Grants Pass Community Service 'Dorcas' Is a Shining Light
As people enter the Dorcas building, a feeling of friendliness, comfort and joy greets them. Each department is well-marked with attractive signs and flowers. The children's department is decorated with a mural of animals, blocks and hearts.
In another part of the building women busily put together beautiful quilts, which are donated to people in need or are sold at the store. Other items are also sold in the store, located a few feet away. The money from sales is used to buy food. The store is open on Tuesdays from 9:30 a.m. to 1:30 p.m., and nearly $100 worth of "treasures" are sold each week.
Pat VanDusseldorp, head of Grants Pass Church Adventist Community Services (still known as Dorcas), says, "We give out 70 to 90 boxes of food every week." Most of the food—about two tons a week is purchased from the Josephine County Food Bank, and some is purchased from local merchants.
Although the Dorcas is open only one day a week it keeps the 40 or so volunteers very busy. In 2006 they helped 11,656 people, gave away more than 55,000 pieces of clothing, and handed out an estimated 3,520 boxes of food.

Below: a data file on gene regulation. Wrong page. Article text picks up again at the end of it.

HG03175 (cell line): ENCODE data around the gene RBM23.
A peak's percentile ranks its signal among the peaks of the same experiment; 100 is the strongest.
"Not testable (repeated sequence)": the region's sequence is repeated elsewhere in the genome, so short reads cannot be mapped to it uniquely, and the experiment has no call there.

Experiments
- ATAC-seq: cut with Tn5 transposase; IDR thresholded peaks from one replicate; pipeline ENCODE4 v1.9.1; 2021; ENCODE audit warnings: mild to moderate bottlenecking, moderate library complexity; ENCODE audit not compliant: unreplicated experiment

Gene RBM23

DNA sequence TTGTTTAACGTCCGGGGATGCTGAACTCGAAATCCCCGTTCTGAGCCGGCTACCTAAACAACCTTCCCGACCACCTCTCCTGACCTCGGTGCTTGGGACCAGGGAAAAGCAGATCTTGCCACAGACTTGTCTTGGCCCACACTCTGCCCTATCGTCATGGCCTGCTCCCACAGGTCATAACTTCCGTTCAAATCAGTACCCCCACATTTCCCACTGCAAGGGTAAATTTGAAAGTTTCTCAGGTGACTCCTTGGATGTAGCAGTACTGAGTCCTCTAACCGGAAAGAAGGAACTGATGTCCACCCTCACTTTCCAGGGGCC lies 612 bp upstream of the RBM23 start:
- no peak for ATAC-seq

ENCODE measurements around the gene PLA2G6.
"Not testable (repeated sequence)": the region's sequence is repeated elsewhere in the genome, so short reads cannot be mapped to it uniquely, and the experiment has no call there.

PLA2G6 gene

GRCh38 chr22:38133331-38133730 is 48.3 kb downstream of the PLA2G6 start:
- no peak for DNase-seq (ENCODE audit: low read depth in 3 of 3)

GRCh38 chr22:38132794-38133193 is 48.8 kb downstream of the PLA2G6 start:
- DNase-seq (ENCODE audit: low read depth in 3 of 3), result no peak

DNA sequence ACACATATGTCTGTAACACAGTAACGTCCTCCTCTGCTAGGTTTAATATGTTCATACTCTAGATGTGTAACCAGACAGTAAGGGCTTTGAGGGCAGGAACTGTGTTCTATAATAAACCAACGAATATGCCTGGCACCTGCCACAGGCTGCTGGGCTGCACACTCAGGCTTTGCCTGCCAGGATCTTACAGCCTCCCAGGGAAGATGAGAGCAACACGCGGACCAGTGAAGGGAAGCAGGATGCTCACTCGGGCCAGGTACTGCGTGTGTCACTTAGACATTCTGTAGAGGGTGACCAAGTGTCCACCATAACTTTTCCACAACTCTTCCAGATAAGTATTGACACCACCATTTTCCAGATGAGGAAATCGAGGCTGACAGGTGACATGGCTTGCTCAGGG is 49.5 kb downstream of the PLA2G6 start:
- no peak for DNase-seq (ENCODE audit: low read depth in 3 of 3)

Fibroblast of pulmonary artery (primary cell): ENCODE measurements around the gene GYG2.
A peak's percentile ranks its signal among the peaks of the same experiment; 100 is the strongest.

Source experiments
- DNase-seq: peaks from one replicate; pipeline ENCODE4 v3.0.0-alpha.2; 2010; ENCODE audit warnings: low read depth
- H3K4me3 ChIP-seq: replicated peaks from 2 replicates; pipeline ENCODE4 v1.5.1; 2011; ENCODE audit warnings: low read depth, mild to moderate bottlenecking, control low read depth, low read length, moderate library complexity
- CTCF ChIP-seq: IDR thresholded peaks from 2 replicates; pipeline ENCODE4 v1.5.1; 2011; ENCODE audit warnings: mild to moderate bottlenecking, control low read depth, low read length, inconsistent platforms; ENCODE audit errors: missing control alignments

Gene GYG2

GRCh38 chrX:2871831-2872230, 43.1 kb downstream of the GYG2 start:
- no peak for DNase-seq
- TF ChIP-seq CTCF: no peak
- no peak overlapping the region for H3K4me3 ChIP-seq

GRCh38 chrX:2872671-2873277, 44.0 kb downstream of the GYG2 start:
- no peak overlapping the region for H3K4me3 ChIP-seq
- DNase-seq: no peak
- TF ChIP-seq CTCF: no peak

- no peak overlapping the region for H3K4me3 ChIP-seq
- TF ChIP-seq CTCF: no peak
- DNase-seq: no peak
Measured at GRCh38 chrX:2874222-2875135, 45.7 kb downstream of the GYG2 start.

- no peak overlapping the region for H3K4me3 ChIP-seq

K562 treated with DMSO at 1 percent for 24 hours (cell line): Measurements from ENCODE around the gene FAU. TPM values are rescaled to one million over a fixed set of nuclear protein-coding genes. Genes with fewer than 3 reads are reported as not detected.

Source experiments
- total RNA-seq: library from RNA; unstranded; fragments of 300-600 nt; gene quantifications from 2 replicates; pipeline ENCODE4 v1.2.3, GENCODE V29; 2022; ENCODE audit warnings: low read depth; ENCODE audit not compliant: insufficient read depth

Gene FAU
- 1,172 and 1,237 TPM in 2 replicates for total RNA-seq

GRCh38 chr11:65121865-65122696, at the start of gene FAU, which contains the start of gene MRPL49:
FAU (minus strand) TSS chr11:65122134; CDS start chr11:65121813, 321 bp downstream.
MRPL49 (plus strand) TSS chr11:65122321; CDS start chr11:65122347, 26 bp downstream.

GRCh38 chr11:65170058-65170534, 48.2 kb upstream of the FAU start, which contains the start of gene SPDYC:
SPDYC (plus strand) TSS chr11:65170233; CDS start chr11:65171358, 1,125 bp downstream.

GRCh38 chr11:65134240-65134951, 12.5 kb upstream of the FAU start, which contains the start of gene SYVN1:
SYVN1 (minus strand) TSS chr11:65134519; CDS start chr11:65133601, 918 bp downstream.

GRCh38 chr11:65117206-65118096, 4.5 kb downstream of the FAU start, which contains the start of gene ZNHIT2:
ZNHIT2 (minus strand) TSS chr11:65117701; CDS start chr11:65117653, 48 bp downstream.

Dorcas is increasing its effectiveness to help the community by starting a project called "It's My Very Own Bag of Love." Barbara Neher started the program in Kentucky in 2006 when she realized there were 180,000 children taken from their homes when their parents were arrested for cooking meth. They can take nothing with them except the clothes they're wearing. With help from the community she made duffel bags filled with new toys, a nice handmade quilt and things like a toothbrush and comb. Her appearance on 3ABN and KBLN in Oregon inspired the Grants Pass community to start making bags of love. The Child Protection Agency will give them to children in the area.
VanDusseldorp says working with Dorcas gives her and the volunteers a sense of satisfaction that they are making a difference by helping others. "We're not here to judge or to preach. We just want to get across that there is some love and hope out there. We want people to know there is a place to go."